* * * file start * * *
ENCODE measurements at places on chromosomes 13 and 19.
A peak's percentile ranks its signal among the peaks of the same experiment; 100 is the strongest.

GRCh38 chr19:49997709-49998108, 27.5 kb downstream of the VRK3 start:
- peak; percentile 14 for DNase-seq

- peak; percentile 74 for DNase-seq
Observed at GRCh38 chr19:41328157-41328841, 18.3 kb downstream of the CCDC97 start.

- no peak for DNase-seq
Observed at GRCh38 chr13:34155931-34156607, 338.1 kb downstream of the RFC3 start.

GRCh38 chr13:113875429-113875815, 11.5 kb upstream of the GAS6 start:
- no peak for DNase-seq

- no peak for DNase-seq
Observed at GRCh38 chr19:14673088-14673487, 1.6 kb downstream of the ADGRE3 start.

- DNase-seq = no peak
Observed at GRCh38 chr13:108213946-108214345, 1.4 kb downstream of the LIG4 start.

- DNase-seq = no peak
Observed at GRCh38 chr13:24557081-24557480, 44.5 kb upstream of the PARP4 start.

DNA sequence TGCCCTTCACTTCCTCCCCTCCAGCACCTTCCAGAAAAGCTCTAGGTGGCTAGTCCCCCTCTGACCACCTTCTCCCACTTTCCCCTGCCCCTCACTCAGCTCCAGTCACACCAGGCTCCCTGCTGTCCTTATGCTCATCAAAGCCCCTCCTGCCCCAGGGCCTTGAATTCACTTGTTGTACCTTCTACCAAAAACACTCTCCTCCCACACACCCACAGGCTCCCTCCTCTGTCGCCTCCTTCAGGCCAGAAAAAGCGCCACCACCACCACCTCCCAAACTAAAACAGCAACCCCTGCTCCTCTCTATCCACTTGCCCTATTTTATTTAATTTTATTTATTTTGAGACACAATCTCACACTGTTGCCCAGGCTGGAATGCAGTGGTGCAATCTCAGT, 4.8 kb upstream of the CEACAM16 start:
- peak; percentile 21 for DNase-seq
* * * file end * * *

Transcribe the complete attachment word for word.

ENCODE measurements at places on chromosomes 13 and 19.
A peak's percentile ranks its signal among the peaks of the same experiment; 100 is the strongest.

GRCh38 chr19:49997709-49998108, 27.5 kb downstream of the VRK3 start:
- peak; percentile 14 for DNase-seq

- peak; percentile 74 for DNase-seq
Observed at GRCh38 chr19:41328157-41328841, 18.3 kb downstream of the CCDC97 start.

- no peak for DNase-seq
Observed at GRCh38 chr13:34155931-34156607, 338.1 kb downstream of the RFC3 start.

GRCh38 chr13:113875429-113875815, 11.5 kb upstream of the GAS6 start:
- no peak for DNase-seq

- no peak for DNase-seq
Observed at GRCh38 chr19:14673088-14673487, 1.6 kb downstream of the ADGRE3 start.

- DNase-seq = no peak
Observed at GRCh38 chr13:108213946-108214345, 1.4 kb downstream of the LIG4 start.

- DNase-seq = no peak
Observed at GRCh38 chr13:24557081-24557480, 44.5 kb upstream of the PARP4 start.

DNA sequence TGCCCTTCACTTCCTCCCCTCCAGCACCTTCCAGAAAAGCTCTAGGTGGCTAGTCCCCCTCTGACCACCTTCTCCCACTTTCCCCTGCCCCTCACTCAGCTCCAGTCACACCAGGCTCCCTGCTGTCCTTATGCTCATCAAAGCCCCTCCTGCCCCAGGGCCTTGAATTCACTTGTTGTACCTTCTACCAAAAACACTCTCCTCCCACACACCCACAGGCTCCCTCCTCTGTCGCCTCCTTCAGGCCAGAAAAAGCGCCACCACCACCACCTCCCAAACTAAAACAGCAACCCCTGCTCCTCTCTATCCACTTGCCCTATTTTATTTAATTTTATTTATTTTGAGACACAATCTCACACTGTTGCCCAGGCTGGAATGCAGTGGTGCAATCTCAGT, 4.8 kb upstream of the CEACAM16 start:
- peak; percentile 21 for DNase-seq